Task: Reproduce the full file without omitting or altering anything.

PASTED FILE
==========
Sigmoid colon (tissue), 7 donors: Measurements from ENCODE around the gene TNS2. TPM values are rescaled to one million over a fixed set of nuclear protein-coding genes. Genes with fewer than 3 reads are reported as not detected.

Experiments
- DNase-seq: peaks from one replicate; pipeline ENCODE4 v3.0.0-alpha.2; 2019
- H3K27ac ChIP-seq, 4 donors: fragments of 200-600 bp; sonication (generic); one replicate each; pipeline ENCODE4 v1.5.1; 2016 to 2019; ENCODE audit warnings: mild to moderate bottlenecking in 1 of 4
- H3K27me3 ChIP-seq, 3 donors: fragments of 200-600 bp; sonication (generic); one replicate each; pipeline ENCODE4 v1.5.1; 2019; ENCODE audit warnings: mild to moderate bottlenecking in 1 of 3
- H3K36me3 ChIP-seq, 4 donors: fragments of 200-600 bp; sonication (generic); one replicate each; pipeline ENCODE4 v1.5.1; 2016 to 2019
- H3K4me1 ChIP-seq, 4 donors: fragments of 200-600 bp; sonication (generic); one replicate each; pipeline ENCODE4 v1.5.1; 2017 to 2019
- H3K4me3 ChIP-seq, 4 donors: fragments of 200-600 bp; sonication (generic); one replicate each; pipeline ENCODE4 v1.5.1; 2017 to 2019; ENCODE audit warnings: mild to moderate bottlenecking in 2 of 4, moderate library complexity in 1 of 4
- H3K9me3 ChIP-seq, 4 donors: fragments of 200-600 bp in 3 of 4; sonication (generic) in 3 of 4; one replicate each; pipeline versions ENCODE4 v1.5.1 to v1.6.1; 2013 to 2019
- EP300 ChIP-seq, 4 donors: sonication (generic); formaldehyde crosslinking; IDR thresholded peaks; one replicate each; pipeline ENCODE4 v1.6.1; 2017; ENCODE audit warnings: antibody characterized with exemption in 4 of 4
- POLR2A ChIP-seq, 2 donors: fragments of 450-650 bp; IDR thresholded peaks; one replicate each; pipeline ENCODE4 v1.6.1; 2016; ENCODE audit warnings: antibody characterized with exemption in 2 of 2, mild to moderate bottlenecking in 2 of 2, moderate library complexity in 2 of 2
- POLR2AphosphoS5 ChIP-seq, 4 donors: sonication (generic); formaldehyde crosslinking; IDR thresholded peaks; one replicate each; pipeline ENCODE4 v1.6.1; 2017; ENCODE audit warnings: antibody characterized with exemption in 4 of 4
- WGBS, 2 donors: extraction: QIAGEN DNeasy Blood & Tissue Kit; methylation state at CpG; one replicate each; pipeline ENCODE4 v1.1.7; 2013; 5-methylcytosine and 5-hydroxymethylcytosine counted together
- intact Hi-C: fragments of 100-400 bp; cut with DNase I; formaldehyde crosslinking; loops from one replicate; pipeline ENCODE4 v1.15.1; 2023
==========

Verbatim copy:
Sigmoid colon (tissue), 7 donors: Measurements from ENCODE around the gene TNS2. TPM values are rescaled to one million over a fixed set of nuclear protein-coding genes. Genes with fewer than 3 reads are reported as not detected.

Experiments
- DNase-seq: peaks from one replicate; pipeline ENCODE4 v3.0.0-alpha.2; 2019
- H3K27ac ChIP-seq, 4 donors: fragments of 200-600 bp; sonication (generic); one replicate each; pipeline ENCODE4 v1.5.1; 2016 to 2019; ENCODE audit warnings: mild to moderate bottlenecking in 1 of 4
- H3K27me3 ChIP-seq, 3 donors: fragments of 200-600 bp; sonication (generic); one replicate each; pipeline ENCODE4 v1.5.1; 2019; ENCODE audit warnings: mild to moderate bottlenecking in 1 of 3
- H3K36me3 ChIP-seq, 4 donors: fragments of 200-600 bp; sonication (generic); one replicate each; pipeline ENCODE4 v1.5.1; 2016 to 2019
- H3K4me1 ChIP-seq, 4 donors: fragments of 200-600 bp; sonication (generic); one replicate each; pipeline ENCODE4 v1.5.1; 2017 to 2019
- H3K4me3 ChIP-seq, 4 donors: fragments of 200-600 bp; sonication (generic); one replicate each; pipeline ENCODE4 v1.5.1; 2017 to 2019; ENCODE audit warnings: mild to moderate bottlenecking in 2 of 4, moderate library complexity in 1 of 4
- H3K9me3 ChIP-seq, 4 donors: fragments of 200-600 bp in 3 of 4; sonication (generic) in 3 of 4; one replicate each; pipeline versions ENCODE4 v1.5.1 to v1.6.1; 2013 to 2019
- EP300 ChIP-seq, 4 donors: sonication (generic); formaldehyde crosslinking; IDR thresholded peaks; one replicate each; pipeline ENCODE4 v1.6.1; 2017; ENCODE audit warnings: antibody characterized with exemption in 4 of 4
- POLR2A ChIP-seq, 2 donors: fragments of 450-650 bp; IDR thresholded peaks; one replicate each; pipeline ENCODE4 v1.6.1; 2016; ENCODE audit warnings: antibody characterized with exemption in 2 of 2, mild to moderate bottlenecking in 2 of 2, moderate library complexity in 2 of 2
- POLR2AphosphoS5 ChIP-seq, 4 donors: sonication (generic); formaldehyde crosslinking; IDR thresholded peaks; one replicate each; pipeline ENCODE4 v1.6.1; 2017; ENCODE audit warnings: antibody characterized with exemption in 4 of 4
- WGBS, 2 donors: extraction: QIAGEN DNeasy Blood & Tissue Kit; methylation state at CpG; one replicate each; pipeline ENCODE4 v1.1.7; 2013; 5-methylcytosine and 5-hydroxymethylcytosine counted together
- intact Hi-C: fragments of 100-400 bp; cut with DNase I; formaldehyde crosslinking; loops from one replicate; pipeline ENCODE4 v1.15.1; 2023